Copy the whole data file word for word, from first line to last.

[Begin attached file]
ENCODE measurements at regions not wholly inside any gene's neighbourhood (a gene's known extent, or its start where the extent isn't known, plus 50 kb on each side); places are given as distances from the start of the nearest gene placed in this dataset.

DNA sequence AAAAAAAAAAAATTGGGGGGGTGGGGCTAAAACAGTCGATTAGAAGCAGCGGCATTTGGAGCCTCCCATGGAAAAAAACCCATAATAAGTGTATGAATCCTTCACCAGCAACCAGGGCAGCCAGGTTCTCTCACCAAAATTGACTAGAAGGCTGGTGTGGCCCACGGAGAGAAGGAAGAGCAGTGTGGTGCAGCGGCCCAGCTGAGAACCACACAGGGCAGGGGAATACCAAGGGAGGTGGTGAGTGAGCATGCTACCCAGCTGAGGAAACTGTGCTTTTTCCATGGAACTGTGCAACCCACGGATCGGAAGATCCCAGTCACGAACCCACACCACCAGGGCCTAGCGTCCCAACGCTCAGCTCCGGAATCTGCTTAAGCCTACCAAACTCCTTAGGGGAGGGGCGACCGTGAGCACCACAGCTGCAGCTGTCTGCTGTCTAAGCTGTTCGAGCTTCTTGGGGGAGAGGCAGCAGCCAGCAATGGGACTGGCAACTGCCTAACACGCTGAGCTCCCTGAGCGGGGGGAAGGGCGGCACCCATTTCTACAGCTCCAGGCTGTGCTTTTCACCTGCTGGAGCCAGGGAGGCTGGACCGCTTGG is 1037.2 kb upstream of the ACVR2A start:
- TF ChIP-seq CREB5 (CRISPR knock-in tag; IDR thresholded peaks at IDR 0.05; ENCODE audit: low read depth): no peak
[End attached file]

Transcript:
ENCODE measurements at regions not wholly inside any gene's neighbourhood (a gene's known extent, or its start where the extent isn't known, plus 50 kb on each side); places are given as distances from the start of the nearest gene placed in this dataset.

DNA sequence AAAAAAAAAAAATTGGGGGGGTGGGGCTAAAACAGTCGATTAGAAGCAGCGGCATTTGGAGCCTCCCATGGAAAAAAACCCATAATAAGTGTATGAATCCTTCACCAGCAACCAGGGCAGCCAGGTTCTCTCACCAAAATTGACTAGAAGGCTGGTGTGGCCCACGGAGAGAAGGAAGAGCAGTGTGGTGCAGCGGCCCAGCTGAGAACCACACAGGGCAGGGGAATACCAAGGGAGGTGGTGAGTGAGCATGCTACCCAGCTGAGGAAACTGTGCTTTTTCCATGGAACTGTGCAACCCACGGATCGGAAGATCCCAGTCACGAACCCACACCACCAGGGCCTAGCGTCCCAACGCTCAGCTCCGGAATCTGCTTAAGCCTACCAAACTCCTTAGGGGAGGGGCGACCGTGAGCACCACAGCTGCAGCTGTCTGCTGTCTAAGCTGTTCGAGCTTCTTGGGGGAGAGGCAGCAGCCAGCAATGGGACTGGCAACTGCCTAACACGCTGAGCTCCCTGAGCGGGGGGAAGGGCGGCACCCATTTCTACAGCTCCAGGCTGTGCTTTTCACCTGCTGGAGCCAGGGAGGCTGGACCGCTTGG is 1037.2 kb upstream of the ACVR2A start:
- TF ChIP-seq CREB5 (CRISPR knock-in tag; IDR thresholded peaks at IDR 0.05; ENCODE audit: low read depth): no peak